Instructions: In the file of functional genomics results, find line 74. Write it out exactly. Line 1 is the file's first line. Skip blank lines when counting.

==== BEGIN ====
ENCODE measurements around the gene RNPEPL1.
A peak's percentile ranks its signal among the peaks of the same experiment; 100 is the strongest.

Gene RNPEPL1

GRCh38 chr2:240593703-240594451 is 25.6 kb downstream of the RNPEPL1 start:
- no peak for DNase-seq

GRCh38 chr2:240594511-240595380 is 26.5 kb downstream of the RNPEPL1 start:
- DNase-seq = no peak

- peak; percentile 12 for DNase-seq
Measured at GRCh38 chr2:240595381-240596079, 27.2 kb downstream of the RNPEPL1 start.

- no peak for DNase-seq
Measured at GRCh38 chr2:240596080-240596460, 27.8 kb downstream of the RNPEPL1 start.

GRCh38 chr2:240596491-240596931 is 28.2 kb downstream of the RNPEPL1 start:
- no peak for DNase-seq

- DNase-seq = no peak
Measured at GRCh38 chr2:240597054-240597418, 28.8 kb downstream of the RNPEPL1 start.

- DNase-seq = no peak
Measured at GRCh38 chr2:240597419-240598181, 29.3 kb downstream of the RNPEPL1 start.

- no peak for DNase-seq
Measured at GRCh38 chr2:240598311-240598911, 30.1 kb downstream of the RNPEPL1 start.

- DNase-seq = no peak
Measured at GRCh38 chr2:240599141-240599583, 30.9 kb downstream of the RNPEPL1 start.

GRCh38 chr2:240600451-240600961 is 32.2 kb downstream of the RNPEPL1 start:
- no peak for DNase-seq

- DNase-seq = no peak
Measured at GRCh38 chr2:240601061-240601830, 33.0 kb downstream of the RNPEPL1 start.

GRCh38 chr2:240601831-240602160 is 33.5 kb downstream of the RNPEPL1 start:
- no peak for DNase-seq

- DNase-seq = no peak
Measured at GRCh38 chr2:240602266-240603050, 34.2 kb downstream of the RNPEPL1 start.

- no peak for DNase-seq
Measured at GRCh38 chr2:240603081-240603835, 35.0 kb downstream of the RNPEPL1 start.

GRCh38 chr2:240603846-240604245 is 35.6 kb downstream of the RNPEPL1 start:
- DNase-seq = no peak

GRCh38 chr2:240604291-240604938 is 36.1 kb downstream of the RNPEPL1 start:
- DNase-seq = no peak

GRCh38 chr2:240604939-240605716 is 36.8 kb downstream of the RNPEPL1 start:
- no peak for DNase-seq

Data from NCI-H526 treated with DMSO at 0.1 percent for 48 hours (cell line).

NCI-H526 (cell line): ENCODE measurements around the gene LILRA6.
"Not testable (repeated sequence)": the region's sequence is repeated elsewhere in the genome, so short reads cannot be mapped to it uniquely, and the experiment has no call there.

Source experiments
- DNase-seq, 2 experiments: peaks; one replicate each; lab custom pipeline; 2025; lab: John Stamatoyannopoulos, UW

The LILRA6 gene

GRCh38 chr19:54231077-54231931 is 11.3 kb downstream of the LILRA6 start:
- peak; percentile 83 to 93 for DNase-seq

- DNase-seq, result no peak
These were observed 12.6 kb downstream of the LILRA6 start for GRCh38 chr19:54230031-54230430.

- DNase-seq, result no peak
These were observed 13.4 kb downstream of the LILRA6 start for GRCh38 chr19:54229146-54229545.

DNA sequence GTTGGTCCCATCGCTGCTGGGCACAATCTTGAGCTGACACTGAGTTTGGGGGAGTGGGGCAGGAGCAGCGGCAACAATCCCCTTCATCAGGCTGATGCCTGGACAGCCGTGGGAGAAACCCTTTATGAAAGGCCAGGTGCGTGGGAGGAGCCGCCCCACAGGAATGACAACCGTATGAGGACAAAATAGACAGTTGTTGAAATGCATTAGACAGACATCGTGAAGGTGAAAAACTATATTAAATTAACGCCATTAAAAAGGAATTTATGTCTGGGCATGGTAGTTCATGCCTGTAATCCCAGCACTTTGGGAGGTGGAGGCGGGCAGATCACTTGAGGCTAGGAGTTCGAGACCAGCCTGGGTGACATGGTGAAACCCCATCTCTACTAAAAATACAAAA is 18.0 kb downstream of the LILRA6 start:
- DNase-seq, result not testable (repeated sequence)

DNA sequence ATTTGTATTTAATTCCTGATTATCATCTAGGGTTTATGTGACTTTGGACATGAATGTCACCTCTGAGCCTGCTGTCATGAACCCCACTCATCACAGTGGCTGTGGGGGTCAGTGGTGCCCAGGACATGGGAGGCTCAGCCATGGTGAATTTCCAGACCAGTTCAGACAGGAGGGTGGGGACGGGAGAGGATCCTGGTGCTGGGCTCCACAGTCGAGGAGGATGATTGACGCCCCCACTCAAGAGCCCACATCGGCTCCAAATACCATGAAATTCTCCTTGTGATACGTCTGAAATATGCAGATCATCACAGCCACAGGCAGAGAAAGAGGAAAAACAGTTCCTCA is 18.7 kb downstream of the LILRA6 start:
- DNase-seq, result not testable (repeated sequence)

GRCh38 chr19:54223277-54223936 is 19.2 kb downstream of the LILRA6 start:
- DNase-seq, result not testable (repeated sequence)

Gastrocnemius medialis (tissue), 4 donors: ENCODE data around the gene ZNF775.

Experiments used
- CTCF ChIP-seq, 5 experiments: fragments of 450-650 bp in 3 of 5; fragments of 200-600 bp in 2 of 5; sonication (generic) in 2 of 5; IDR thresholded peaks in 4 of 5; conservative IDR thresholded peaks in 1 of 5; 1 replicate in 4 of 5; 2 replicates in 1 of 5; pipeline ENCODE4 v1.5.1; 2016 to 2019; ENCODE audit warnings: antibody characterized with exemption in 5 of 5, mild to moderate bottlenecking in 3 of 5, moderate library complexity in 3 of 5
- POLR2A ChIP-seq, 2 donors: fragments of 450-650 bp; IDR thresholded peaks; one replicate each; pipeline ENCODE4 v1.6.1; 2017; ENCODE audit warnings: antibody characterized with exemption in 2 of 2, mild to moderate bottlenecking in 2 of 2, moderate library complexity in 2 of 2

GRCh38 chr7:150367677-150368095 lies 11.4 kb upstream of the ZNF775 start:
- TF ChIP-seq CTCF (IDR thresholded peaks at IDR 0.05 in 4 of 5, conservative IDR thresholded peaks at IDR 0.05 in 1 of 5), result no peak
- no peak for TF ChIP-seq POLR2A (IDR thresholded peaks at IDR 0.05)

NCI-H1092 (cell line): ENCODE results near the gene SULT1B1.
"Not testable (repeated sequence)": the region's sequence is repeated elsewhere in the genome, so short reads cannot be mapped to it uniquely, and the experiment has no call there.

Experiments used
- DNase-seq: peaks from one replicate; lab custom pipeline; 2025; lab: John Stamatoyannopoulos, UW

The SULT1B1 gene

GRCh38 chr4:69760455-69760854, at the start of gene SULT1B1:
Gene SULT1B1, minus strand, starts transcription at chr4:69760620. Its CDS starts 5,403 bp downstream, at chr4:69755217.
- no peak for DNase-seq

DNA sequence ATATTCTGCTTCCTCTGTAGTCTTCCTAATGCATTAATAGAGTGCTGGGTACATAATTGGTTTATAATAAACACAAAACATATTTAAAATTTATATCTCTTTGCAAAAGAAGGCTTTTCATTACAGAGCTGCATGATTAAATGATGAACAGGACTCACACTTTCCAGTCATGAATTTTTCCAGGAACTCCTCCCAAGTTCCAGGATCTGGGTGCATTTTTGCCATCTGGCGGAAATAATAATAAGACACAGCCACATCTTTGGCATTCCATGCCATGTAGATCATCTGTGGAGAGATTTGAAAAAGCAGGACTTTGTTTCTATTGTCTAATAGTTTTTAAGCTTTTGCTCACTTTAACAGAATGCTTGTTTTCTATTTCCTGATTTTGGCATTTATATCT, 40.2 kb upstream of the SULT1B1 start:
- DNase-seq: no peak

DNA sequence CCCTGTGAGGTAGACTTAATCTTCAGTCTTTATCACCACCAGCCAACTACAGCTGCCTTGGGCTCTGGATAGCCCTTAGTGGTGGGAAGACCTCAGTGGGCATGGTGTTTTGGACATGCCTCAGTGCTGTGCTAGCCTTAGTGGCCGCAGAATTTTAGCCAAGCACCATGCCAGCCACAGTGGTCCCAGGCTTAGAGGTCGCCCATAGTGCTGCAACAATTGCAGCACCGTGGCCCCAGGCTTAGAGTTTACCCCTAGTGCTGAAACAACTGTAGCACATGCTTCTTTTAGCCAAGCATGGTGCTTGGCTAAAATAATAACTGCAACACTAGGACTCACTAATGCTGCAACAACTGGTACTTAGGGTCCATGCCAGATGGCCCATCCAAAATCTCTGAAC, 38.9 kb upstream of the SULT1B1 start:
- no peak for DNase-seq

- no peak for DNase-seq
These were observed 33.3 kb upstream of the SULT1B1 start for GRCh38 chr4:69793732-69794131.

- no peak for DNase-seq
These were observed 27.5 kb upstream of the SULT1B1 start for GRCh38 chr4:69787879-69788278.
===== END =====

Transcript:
- no peak for DNase-seq